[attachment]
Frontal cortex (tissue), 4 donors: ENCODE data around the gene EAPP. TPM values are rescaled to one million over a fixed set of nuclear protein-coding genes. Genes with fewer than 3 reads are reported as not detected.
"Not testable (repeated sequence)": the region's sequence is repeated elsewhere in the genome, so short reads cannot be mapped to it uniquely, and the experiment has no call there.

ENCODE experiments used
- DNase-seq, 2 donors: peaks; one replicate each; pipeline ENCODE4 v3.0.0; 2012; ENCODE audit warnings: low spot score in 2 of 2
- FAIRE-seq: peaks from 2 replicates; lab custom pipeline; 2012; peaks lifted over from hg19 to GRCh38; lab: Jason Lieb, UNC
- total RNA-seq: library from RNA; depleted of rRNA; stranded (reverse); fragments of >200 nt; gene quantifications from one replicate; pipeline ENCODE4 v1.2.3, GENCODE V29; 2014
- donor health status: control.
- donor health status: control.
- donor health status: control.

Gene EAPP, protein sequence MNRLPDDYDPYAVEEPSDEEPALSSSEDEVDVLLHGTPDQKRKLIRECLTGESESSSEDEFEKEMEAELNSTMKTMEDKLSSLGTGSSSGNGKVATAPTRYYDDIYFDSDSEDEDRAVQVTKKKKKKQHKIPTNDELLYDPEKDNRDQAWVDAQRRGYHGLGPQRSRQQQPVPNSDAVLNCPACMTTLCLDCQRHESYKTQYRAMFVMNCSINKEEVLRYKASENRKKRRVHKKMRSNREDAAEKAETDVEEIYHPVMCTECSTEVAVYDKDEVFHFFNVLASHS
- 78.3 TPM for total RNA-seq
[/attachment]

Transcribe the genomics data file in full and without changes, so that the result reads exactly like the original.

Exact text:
Frontal cortex (tissue), 4 donors: ENCODE data around the gene EAPP. TPM values are rescaled to one million over a fixed set of nuclear protein-coding genes. Genes with fewer than 3 reads are reported as not detected.
"Not testable (repeated sequence)": the region's sequence is repeated elsewhere in the genome, so short reads cannot be mapped to it uniquely, and the experiment has no call there.

ENCODE experiments used
- DNase-seq, 2 donors: peaks; one replicate each; pipeline ENCODE4 v3.0.0; 2012; ENCODE audit warnings: low spot score in 2 of 2
- FAIRE-seq: peaks from 2 replicates; lab custom pipeline; 2012; peaks lifted over from hg19 to GRCh38; lab: Jason Lieb, UNC
- total RNA-seq: library from RNA; depleted of rRNA; stranded (reverse); fragments of >200 nt; gene quantifications from one replicate; pipeline ENCODE4 v1.2.3, GENCODE V29; 2014
- donor health status: control.
- donor health status: control.
- donor health status: control.

Gene EAPP, protein sequence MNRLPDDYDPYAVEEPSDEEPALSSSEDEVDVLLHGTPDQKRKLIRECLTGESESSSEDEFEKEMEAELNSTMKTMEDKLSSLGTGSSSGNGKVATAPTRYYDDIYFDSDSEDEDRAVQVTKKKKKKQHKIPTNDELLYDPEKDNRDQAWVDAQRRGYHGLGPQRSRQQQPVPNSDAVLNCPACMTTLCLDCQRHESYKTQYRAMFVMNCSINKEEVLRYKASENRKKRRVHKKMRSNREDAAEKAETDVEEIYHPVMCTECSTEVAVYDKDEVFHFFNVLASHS
- 78.3 TPM for total RNA-seq